— April Justin, Gerald Willis III’s mother, VIA Manny Navarro of The Athletic

After just a single season, Willis decided to part ways with the Gators, re-opening his recruitment once again. With an assist from former Hurricane TE Standish Dobard, who advocated on the behalf of the DT, Willis decided to take his talent to Coral Gables.

Life as a Cane

After sitting out the entire 2015 season, Willis was ready to show the nation what he could do in 2016. Now a redshirt sophomore, the defensive tackle found himself in rotation with the likes of Kendrick Norton, RJ McIntosh and Courtel Jenkins. Despite the Canes’ depth at the position, Willis showcased why he was a huge get for UM. In his first season with the Canes, Willis tallied 19 tackles, 5.5 tackles-for-loss and 1.5 sacks in nine games. So much for being rusty from sitting out the year before. Keeping in mind that Willis tore his MCL, which required surgery to repair. This only endeared Willis further to the program.

With the Hurricanes changing from head coach Al Golden to Mark Richt, along with ending their bowl win drought, the future seemed bright for not only the program, but the defensive tackle as well. However, before the season commenced, Willis’ was already declared over before even taking the field. Having been suspended a couple times previous, it initially appeared that Willis was falling back into old habits. Instead, he was dealing with personal issues as well as some academic concerns.

Willis wisely stepped back to correct course. He would later rejoin the team, working on special teams as the Hurricanes surged through the 2017 schedule. Meanwhile, reports came out that Willis III was becoming an issue — in a good sense. He excelled on scout teams that Canes’ offensive starters were having trouble getting a handle on most of the season. Even though Willis did not suit up with Miami during their run in ‘17, his impact was still felt on the roster.

In 2018, now a redshirt senior, Willis had the chance that he had probably envisioned since his first started his football journey. Projected as a starter at DT, Willis III was not only ready to contribute in his final year at UM — he was also ready to lead.

NCAA Football: Miami at Georgia Tech Adam Hagy-USA TODAY Sports

Willis assumed No. 9 on defense, as well as leader among a talented defensive line. When you describe what Gerald Willis III’s value to this offense has been, it’s nothing short of incredible. Looking like a man amongst children, the DT surges off the line with purpose of punishing the opposition. It’s a total team effort, with many coaches and players deserving credit for the making the defense hum as it has throughout the season, but you’ll have a difficult time thinking of another player who jumps off the film quite like the man that teammates refer to as ‘G’.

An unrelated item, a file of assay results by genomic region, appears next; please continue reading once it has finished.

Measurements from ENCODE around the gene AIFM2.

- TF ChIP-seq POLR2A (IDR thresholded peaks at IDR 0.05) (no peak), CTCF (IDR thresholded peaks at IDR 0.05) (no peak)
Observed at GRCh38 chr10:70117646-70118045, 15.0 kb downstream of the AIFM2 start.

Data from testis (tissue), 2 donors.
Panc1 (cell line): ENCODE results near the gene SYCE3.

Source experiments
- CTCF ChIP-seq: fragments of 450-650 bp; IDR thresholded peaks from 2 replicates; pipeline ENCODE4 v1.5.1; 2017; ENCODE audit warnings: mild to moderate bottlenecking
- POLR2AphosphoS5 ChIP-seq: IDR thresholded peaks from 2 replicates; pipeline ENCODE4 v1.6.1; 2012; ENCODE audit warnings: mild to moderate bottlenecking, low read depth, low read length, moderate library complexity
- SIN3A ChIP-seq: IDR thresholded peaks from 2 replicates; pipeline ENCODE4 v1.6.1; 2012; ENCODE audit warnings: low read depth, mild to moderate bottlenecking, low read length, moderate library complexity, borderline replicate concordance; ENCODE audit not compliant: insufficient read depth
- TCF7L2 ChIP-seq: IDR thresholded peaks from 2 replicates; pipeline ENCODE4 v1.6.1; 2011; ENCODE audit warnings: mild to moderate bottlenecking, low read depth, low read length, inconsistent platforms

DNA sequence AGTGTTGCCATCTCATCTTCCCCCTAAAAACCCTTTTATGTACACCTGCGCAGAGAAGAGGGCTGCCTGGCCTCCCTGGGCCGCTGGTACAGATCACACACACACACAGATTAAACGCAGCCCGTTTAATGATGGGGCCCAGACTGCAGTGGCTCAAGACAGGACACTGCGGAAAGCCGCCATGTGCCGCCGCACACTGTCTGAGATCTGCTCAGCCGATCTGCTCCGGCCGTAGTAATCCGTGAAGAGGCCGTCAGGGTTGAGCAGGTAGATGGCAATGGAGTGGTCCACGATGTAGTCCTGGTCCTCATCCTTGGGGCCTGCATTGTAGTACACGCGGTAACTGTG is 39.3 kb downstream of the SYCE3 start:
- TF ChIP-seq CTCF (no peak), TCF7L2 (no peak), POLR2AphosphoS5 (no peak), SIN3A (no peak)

“The last four years have, it’s been like being locked in a cage [...] It’s just been tough really. Everybody that I looked up to and people I played with when I was growing up — Leonard Fournette, Landon, Speedy (Noil) — they’re balling in the league now. It’s been a sad part of my life, but it’s my time now. That’s why I’m not taking anything for granted.”

— Via Manny Navarro of The Athletic

Enjoying his freedom, Willis seems to have put it all together in his final season with the Hurricanes. It’s more than just his 17 TFL, 55 tackles, three sacks and five QB pressures this season. It’s not even that Willis was named a Mid-Season All American by ESPN. Willis is set to become the first player in his family to graduate with a degree next month. While a true student-athlete is thought to be an oxymoron, Willis is a living example that it’s possible. Gerald Willis is a success story that could have gone the other way, yet didn’t because of faith, dedication and a wonderful support system.

The man called G is a beast — but even better, he’s a person that all Canes fans should be glad to say attended the U. He upholds a standard of play that is reminiscent of the greats that came before him. Today we offer our appreciation to Gerald Willis III.

Salute to G!